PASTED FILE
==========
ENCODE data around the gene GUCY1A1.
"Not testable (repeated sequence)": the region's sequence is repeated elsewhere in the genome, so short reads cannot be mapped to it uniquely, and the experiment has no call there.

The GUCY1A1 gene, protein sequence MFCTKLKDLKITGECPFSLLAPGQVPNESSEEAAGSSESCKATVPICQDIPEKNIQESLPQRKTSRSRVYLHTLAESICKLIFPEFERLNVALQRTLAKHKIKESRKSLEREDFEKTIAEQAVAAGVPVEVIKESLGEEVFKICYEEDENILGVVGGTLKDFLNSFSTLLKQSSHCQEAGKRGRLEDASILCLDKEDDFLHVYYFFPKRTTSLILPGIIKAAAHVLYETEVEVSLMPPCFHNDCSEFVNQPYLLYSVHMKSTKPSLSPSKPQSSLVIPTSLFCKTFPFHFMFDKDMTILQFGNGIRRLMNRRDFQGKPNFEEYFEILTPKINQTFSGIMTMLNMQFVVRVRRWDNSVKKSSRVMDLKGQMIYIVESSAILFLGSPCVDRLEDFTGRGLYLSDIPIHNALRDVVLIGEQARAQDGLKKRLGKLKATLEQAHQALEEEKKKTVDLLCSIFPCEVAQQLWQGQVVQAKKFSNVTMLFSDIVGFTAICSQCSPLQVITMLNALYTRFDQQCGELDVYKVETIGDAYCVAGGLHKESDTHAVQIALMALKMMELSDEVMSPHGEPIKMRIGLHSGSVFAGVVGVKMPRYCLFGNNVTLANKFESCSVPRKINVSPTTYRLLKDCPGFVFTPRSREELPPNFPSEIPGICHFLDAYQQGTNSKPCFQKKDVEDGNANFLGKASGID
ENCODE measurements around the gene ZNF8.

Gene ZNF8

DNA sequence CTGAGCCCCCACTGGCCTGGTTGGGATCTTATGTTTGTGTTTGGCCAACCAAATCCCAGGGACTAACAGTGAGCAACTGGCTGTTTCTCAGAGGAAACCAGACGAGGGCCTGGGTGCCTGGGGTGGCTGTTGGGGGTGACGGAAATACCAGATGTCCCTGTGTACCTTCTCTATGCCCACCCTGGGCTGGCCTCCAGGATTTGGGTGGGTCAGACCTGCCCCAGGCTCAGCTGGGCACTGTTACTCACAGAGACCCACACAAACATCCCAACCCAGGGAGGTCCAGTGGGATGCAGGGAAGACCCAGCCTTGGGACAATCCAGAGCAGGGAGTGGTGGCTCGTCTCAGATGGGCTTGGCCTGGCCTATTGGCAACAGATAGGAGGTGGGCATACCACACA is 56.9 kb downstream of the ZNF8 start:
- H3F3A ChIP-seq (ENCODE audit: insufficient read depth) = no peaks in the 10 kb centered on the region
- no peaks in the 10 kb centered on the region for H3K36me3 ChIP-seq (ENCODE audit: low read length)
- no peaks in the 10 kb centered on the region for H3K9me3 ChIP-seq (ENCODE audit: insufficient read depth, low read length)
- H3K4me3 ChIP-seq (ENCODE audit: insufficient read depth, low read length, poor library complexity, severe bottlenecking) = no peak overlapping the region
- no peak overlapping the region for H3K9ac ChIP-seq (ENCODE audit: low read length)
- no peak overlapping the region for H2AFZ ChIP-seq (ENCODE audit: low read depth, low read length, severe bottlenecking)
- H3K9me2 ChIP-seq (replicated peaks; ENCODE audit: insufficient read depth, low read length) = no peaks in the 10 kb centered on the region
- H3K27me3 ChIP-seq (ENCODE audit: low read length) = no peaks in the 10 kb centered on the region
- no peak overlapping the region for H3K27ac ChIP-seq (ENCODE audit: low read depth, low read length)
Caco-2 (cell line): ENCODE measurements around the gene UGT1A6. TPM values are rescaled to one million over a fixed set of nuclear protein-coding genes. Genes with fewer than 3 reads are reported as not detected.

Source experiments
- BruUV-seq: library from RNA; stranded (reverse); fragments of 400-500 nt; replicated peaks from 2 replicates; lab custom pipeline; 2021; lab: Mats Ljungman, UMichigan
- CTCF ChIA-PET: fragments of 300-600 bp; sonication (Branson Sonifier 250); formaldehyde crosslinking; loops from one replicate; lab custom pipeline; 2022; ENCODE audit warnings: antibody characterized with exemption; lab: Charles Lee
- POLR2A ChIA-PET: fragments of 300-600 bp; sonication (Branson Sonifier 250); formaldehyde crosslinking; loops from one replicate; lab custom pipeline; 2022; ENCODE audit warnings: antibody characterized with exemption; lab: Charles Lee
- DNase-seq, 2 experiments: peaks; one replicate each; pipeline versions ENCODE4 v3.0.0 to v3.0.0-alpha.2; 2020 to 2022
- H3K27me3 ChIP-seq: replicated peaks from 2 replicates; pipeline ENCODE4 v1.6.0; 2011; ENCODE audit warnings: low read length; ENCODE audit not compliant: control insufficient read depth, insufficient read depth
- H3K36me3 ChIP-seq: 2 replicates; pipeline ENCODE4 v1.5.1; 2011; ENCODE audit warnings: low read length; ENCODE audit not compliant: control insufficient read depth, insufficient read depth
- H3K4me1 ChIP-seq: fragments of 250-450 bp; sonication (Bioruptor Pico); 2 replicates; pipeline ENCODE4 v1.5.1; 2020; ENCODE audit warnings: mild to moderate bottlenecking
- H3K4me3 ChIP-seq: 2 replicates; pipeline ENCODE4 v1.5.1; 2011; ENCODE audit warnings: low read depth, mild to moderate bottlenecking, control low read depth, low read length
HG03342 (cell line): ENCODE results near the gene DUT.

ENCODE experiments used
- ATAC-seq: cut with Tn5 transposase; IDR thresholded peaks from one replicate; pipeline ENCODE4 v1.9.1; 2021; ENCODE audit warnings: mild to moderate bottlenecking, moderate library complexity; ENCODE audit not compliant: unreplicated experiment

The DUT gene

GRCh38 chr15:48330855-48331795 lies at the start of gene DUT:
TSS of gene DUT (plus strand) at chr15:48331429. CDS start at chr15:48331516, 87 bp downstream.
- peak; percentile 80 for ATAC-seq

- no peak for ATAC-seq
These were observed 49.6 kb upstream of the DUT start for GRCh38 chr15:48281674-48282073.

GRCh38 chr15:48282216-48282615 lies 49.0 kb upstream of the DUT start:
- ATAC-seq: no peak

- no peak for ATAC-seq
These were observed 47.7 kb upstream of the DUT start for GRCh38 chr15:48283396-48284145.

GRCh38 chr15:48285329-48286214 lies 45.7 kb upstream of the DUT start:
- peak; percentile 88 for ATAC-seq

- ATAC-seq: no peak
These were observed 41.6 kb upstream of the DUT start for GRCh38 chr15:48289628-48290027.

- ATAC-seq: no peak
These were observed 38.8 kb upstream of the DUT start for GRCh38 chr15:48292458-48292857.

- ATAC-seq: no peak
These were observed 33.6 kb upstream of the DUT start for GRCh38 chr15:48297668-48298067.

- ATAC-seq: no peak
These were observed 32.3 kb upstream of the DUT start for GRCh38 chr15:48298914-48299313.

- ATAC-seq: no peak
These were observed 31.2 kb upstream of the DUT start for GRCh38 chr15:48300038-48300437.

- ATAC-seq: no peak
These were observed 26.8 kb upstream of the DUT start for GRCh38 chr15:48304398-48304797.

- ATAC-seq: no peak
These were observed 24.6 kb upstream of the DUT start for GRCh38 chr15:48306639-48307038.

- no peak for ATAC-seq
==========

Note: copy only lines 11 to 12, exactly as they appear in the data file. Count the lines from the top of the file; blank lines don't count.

- no peak overlapping the region for H3K9ac ChIP-seq (ENCODE audit: low read length)
- no peak overlapping the region for H2AFZ ChIP-seq (ENCODE audit: low read depth, low read length, severe bottlenecking)